Boundaries in the workplace

Swiss cheese vs. the steel wall

“You respect my boundaries, and when you’re not clear about what’s okay or not okay, you ask.  You’re willing to say no.” — Brené Brown*

One of the questions our office often receives, is “What does leadership have to do with law?”  For us, it is everything.  If the leaders of our clients’ companies do not have strong leadership skills, legal issues that are preventable can often arise.  In fact, many applicable business laws are not followed due to a lack of understanding of potential conflicts or a lack of skill in implementing strong processes.  This is counter to a common misconception that business leaders intentionally choose not to follow the law.  While there are always a few bad apples, many small business leaders are simply not trained on how to avoid or minimize the type of conflicts that lead to serious legal issues.  After considering all that we have learned in our decades of experience working with clients in a confidential setting, our team found that the biggest challenge, at the root of preventable legal issues, is a lack of trust between parties.   Thus, we continue our series this year with “Where the Rubber Meets the Road” starting with: Boundaries.

I will never forget the first time I heard that boundaries were permeable, like Swiss cheese.  I had learned the importance of boundaries when I was a young professional, but I had always thought of my personal boundary as a thick, tall steel wall.  At the time, my thought was, you are either on my side of the wall, or you are on that side of the wall.  Ouch.  Imagine what it felt like for the colleagues in my life who I had, quite artlessly, placed on the other side of that wall.  I am sure it didn’t feel good. Instead of going to my past employers when things were going south, I would simply quit.  At the time, I told myself that this behavior was justified, but when I look back, I realize I had missed many opportunities to attempt to keep relationships intact.  Had I stayed and tried to work through the issues, I might have been surprised by a promotion or advancement.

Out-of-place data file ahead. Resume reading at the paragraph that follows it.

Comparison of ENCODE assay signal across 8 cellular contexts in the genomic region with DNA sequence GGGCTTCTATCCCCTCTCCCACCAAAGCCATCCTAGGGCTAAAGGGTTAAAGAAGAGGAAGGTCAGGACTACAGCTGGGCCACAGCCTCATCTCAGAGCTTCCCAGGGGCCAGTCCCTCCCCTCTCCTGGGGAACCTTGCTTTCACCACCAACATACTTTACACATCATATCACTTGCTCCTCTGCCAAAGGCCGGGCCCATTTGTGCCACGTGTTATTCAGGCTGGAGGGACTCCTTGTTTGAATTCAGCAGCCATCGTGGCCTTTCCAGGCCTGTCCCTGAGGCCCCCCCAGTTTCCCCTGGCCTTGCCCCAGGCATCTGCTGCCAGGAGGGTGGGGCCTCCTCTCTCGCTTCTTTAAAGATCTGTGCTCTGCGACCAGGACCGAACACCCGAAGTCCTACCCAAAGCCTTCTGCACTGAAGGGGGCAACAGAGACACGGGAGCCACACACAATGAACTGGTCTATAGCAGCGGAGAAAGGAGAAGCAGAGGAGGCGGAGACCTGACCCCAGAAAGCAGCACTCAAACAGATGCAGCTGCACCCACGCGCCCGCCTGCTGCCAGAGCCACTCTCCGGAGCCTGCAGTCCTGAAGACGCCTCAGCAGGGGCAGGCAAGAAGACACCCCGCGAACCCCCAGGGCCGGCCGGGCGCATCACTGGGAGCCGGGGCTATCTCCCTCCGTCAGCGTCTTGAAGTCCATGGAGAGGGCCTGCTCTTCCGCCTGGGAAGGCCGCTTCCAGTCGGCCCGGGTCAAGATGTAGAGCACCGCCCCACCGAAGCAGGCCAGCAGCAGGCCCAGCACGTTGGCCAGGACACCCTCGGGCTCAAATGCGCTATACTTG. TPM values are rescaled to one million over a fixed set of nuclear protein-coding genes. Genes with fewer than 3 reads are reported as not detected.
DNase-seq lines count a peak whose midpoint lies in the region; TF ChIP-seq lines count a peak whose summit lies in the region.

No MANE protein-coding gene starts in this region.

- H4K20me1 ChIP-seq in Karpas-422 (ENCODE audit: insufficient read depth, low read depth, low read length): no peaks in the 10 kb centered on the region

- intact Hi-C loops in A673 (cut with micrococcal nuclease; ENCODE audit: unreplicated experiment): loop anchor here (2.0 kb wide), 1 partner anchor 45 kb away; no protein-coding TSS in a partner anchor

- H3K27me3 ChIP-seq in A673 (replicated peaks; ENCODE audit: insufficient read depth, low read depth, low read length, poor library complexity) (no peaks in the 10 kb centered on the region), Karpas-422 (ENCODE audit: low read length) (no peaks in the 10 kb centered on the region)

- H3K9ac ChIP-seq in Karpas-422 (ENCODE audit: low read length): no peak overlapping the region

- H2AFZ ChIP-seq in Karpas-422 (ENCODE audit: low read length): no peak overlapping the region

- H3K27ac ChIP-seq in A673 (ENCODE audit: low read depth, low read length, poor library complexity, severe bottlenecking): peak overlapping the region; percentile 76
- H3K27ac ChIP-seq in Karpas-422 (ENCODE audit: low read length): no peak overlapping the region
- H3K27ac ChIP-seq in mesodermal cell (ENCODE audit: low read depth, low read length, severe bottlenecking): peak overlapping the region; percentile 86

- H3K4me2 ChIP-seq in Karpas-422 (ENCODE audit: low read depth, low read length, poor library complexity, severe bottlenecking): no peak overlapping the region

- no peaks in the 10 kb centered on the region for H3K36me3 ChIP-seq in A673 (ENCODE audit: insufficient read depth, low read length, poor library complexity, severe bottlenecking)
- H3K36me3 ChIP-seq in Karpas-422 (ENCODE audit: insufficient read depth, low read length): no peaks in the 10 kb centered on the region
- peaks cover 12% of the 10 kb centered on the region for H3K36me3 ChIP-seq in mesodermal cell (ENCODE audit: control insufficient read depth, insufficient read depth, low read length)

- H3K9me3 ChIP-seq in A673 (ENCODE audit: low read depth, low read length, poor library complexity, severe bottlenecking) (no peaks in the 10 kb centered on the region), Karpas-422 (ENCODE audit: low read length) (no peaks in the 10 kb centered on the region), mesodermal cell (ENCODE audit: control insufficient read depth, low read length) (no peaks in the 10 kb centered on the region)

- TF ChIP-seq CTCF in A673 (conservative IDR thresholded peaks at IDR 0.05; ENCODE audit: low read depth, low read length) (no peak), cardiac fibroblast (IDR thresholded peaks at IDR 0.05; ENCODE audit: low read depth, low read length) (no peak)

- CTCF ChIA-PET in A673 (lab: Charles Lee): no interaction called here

This idea of certain boundaries being a way to separate ourselves from harm has a strong parallel to the current debate going on related to the idea of “cancel culture,” which typically means the boycotting of a person or business because of a real or perceived harm.

Later in my professional life, I learned about this whole permeable boundary idea, and frankly, I wasn’t sure I could do it, because the concept of a permeable boundary is this:  You have to communicate your boundaries in a loving, direct way, long before you are upset.  You have to ask for what you need well in advance of a conflict, and you have to be specific and realistic.  Thus, a permeable boundary is all about communicating the boundary with those around you.  It means, that people can come and go from that boundary.  It also means, that you don’t “cancel” people, or cut them out of your life until you have given your best ‘A’ effort to communicate your needs and you see that your boundaries are not respected by those you have shared them with.

In the professional space, in order to minimize legal issues, there are many ways to use of healthy, Swiss-cheese boundaries.  Here is a quick list of some of our favorites.

I hope this post and these examples help you come up with many other places this shows up in your professional lives.  Please contact us if you would like more information about how the use of boundaries can be used to minimize legal issues in your company.

*NOTE: Our theme for 2020 is “Where the Rubber Meets the Road,” and includes the Elements of Trust, outlined in the book, Dare to Lead, by Brené Brown.  They are: Boundaries, Reliability, Accountability, Vault, Integrity, Nonjudgment, and Generosity, aka “BRAVING.”  All quotes, unless stated otherwise, are to this book.

 

By | 2020-02-27T19:27:19+00:00 February 27th, 2020|Uncategorized|0 Comments

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